Sunday, September 11, 2011


“If a nation expects to be ignorant and free, in a state of civilization, it expects what never was and never will be.”  -Thomas Jefferson

The event of 9/11 was an American disgrace not a tragedy.

“Tragedy” has become such a misused and misapplied word that is has lost its real meaning, depriving it of its seriousness and human dignity.  It has become a term to cover every form of loss of human life regardless of the circumstances, from accidental drowning to car accidents.

The classics say otherwise. Oedipus, the main character in classic Greek tragedy, is visited by a fate of misfortune and misery not because of unexpected, unconnected circumstances out of his control in life, but by his own doings. Oedipus is not altogether an innocent victim of fate.

In the classical sense tragedy occurs when a character brings upon himself a turn of fortune (usually from good to bad). We observe how a character makes mistakes upon mistakes trying to fix a dealt bad hand and is not able to see the complex compilation of those mistakes in his future.  Pride plays a central role in tragedy, as it does not allow the character the moral judgment necessary to see his predicament. 

The audience fears and at the same time feels pity for the character, and even cheers for him and hopes that in the end he can break from the logical but ominous path he have set for himself.  We know our character is not a bad person, just simply blind. In the end, we are able to release the tension the play creates in us because a tragedy bring us healing, but only if one is able to reconcile the facts that led to the tragic ending and the final fate of the character.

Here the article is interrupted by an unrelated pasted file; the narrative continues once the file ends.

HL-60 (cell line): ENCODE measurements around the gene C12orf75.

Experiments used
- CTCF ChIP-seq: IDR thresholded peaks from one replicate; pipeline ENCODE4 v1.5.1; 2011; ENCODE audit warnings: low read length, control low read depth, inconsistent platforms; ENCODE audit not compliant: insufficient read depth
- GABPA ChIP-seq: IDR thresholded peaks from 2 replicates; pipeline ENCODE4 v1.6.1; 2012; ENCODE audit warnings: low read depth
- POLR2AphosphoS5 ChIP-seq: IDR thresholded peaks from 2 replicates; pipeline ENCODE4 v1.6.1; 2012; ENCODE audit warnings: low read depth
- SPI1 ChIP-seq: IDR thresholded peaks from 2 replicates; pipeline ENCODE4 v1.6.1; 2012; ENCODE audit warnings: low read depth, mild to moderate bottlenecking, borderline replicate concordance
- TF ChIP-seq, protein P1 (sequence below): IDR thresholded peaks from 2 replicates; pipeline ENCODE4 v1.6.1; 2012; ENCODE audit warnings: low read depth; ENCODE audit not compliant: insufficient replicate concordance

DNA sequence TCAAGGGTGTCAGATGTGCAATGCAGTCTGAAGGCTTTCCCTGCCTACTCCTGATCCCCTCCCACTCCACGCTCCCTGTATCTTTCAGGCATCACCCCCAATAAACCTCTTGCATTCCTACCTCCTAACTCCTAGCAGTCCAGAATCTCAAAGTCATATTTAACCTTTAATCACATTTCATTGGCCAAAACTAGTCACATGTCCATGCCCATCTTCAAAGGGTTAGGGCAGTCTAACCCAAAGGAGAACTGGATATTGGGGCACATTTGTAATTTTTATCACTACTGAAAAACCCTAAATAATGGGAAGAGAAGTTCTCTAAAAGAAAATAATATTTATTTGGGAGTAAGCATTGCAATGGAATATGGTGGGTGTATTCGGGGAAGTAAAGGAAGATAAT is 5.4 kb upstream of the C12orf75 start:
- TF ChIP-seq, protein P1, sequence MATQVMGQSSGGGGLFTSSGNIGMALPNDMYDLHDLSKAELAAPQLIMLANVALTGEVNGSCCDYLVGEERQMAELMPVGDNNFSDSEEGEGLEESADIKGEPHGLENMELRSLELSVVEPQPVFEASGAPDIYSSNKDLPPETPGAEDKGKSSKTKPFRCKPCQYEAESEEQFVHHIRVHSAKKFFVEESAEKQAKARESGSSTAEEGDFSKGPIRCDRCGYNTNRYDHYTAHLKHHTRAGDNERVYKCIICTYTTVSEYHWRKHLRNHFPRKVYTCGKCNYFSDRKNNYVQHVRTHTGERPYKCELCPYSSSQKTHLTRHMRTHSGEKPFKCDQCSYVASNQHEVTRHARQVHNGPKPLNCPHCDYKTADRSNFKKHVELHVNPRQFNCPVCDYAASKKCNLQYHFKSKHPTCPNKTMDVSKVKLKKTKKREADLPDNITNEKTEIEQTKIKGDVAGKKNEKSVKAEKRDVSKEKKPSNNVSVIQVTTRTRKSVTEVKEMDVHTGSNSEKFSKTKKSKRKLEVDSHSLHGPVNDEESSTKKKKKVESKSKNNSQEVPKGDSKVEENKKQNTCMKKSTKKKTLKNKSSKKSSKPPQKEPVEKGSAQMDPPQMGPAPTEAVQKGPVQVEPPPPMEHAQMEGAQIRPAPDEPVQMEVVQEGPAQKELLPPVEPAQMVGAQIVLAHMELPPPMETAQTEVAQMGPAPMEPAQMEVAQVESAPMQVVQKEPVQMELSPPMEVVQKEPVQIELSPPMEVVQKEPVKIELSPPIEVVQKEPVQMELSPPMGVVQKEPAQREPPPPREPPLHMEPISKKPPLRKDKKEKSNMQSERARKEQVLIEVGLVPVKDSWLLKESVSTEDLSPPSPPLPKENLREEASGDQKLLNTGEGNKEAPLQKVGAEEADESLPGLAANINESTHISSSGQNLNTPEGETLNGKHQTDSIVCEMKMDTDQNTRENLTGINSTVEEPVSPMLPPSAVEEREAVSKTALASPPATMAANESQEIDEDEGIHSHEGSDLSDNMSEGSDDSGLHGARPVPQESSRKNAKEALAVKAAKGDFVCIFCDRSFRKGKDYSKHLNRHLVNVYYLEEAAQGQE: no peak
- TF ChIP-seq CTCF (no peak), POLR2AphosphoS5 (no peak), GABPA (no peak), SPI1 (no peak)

Even though we feel pity for the character, in the end we accept that his fate was all his own. The character is not innocent. That is tragedy.

When I hear of 9/11 referred to as “tragedy”, I have to ask, what was the guilt of its victims? Yes, we heard some, like former professor Ward Churchill (people working at the WTC were “little Eichmanns”) and even a linguist like Noam Chomsky blame American policies for 9/11. And even a college textbook has this conclusion, “The root cause [of world violence] is not terrorist activity. It is the relationship between the United States and the Islamic world. Until this central cancerous problem is treated, Americans will never be free from fear.”  We have also heard “They hate us for our freedom.” 

None of the statements above can be proven as true, but they serve the tragic version of 9/11. We deserved it therefore the victims of 9/11 deserved it too. But does that make it a tragedy, even if true?

Contrast the term “disgrace”.  It means “shame”, “dishonor”, “humiliation” it’s the antonym of canonization, exaltation.  And that is what 9/11 is, a disgrace.  On 9/11/01 the United States of America was disgraced, not as result of anything its victims did, knowingly or not, but by politics, cheap politics.

On 9/11 we were disgraced by politicians that did practically nothing after the first attack in 1993, even after a formal declaration of war by al-Qaeda; they disgraced the victims, and the country. The same politicians who tell us we are safer today because a 90 year old woman has to leave her wheelchair to be patted down like a criminal, or a 3 year old child has the fingers of a government employee run through his intimate clothing.

Politicians and their spouses, working for airline industry lobbies that successfully lobbied legislators for lower security standards at airports disgraced us. The same politicians that still allow for uncontrolled open borders knowing that groups like Hezbollah operate in Mexico and Venezuela.

You see, nearly 3,000 human beings were killed on 9/11 through no fault or guilt of their own. Was 9/11 a tragedy? It never was. When a "9/11" happens again who knows, perhaps, next time it will.


Post a Comment

<< Home